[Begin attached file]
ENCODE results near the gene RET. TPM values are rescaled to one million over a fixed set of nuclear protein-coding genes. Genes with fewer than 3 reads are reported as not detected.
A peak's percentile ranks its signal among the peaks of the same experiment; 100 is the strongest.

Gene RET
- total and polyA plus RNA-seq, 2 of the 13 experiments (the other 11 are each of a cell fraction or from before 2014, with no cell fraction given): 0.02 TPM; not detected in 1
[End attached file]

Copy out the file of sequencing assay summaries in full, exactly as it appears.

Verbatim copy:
ENCODE results near the gene RET. TPM values are rescaled to one million over a fixed set of nuclear protein-coding genes. Genes with fewer than 3 reads are reported as not detected.
A peak's percentile ranks its signal among the peaks of the same experiment; 100 is the strongest.

Gene RET
- total and polyA plus RNA-seq, 2 of the 13 experiments (the other 11 are each of a cell fraction or from before 2014, with no cell fraction given): 0.02 TPM; not detected in 1